Woven rugs weren’t cheap in the Depression. If you couldn’t afford one, you could get a a “Congoleum” rug for one-fifth of the price… Continue reading When is a Rug not a Rug?
Here’s a page of fireworks fun to ignite the imagination of any red-blooded American boy from 83 summers ago, dreaming of the fun to be had on the Fourth of July. All good– except for one thing… Continue reading Fireworks
I don’t recognize the heroic young couple in this 1939 catalog as real people. But their house must have looked nice, if they bought Pittsburgh paints from the Gebhardt Paint company in Marshfield, Oregon… Continue reading Heroes of the Home
As a sport, baseball in the 1930s was a national obsession in a way that was probably unmatched in America’s history. And everything you needed to play the Great American Pastime could be found on this oversized double-page spread. Continue reading Take me out to the Sandlot
Lilley Luggage, 1931 In a day when travel is quick and airlines discourage us from checking bags with us, it takes a real mental effort to consider travel preparation from long ago. When crossing the country or the ocean took days or weeks by train or by boat, you really had to take packing seriously … Continue reading Serious Luggage for Serious Travelers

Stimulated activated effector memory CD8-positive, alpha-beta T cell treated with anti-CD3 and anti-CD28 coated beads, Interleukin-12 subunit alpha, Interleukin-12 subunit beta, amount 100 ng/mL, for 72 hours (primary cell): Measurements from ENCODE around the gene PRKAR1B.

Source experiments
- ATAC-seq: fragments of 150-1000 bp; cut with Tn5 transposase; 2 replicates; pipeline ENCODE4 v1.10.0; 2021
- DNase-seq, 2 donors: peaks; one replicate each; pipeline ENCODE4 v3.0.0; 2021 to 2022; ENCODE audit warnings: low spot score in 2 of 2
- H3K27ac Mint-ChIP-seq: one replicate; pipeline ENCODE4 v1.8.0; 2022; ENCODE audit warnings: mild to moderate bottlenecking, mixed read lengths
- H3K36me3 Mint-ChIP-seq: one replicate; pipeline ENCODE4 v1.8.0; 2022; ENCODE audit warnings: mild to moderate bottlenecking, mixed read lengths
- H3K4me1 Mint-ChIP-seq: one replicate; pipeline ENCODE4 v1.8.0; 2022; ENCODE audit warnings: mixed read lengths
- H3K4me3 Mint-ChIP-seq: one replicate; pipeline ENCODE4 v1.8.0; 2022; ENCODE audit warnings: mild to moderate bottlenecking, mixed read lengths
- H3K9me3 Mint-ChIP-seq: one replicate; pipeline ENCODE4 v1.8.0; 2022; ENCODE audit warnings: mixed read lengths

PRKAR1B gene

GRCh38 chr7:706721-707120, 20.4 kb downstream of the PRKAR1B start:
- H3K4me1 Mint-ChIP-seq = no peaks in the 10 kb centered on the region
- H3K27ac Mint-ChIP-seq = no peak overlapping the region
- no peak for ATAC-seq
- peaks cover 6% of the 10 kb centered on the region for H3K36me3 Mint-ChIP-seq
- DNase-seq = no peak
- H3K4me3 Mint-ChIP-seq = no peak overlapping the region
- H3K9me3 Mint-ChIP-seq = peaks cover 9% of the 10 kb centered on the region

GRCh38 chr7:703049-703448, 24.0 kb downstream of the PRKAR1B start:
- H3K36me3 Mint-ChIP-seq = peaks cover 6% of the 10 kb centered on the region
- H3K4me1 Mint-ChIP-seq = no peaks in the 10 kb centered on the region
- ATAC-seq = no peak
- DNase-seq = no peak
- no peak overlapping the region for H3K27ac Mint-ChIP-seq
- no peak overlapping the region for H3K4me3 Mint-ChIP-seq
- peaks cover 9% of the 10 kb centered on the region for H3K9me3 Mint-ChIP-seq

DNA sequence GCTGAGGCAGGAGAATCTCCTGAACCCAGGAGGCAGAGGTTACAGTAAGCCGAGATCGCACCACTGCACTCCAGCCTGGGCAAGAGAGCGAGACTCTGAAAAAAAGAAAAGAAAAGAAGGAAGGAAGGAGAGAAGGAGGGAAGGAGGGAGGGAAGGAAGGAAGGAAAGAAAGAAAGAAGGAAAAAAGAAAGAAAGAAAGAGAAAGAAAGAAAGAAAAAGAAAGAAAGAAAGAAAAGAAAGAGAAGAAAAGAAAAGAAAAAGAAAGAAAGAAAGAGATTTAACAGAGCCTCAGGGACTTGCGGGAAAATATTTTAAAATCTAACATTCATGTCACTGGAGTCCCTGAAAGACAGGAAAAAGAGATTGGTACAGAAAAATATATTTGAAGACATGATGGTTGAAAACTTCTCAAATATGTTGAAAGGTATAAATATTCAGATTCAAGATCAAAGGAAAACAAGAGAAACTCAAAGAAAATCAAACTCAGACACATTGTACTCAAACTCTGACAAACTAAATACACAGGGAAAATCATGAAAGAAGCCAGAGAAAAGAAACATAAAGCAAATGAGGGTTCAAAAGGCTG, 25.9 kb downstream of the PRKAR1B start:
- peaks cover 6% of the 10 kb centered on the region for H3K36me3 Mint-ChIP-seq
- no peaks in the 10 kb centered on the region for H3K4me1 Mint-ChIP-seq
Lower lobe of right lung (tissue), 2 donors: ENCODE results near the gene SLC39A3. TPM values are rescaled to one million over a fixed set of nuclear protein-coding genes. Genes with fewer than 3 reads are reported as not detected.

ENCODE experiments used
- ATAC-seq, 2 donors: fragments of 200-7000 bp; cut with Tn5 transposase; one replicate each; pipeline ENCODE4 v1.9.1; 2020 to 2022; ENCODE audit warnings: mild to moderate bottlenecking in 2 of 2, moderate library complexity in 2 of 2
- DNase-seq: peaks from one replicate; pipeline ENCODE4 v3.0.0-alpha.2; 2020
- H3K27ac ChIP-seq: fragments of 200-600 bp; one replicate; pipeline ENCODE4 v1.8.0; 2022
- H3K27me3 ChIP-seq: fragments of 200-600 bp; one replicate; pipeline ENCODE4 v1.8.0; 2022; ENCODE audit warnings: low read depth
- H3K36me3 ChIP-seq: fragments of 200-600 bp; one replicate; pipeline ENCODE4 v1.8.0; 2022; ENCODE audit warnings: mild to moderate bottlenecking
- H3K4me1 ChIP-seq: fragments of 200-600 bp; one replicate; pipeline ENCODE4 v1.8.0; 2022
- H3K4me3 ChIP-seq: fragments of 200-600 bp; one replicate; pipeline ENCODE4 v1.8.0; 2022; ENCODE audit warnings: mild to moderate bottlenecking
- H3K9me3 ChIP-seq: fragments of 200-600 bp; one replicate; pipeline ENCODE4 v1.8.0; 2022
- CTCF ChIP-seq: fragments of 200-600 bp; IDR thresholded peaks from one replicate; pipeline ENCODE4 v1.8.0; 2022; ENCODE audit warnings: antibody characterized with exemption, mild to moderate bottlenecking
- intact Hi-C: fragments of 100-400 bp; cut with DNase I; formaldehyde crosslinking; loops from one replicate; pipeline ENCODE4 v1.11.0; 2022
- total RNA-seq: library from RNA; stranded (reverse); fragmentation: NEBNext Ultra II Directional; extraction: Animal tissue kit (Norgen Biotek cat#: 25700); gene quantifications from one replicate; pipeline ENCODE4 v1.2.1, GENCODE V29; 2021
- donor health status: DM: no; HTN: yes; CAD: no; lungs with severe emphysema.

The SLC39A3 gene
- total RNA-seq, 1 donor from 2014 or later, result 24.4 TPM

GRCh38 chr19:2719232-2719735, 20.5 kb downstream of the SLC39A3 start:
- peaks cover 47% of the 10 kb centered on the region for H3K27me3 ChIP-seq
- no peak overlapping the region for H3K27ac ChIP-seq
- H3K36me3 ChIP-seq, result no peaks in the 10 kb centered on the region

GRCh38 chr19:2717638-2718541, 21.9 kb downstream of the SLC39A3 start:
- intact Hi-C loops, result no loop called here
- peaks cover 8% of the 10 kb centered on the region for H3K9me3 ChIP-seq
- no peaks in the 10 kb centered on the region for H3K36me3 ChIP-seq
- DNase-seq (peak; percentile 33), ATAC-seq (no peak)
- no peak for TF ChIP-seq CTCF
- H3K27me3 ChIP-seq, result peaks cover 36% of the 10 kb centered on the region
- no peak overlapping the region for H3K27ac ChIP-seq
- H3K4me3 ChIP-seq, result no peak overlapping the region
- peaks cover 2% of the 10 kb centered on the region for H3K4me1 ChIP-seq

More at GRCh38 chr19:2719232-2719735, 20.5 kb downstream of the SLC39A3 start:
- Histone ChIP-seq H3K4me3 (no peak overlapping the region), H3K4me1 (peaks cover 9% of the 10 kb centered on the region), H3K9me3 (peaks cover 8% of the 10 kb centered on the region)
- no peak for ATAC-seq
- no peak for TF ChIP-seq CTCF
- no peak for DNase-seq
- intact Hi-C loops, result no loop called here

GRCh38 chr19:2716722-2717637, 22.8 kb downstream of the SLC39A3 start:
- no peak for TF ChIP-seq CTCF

Once upon a time, and for a very long period of time, you could use the word “Kodak” as either a noun or a verb and folks knew exactly what you meant. That’s how ubiquitous the brand was in the days of analog, film-based photography… Continue reading When Camera Meant Kodak
Today, the trend is to hide our complex media electronics away. Build the TV set into the wall. Hide the electronics in a closet. In 1937, though, people were proud of their investment in technology, and didn’t hide it…. Continue reading Furniture that Plays Music
Oldsmobile Eight sales catalog, 1936 Auto catalogs have always been sensuous sales tools, managing to make even the smallest utilitarian cars look luxurious. These days it’s done with extreme photography and computer-enhanced imagery. In 1936 it was done through the most elegant of Art-Deco artwork. Just look at that illustration, and never mind the car … Continue reading Streamline Moderne, in home and car
1934 might be the middle of America’s Great Depression, but pages of this Sears catalog were doing their best to cheer up the reader. The exuberant riot of colors and patterns on this page would lift anybody’s spirits…. Continue reading Depression? What Depression?
Just look at this early Sears Christmas Wish Book from 1937, and note how clear is the dividing line between the sexes. Children were given unmistakeable guidance about their roles in life… Continue reading Christmas Toys for Girls, and Boys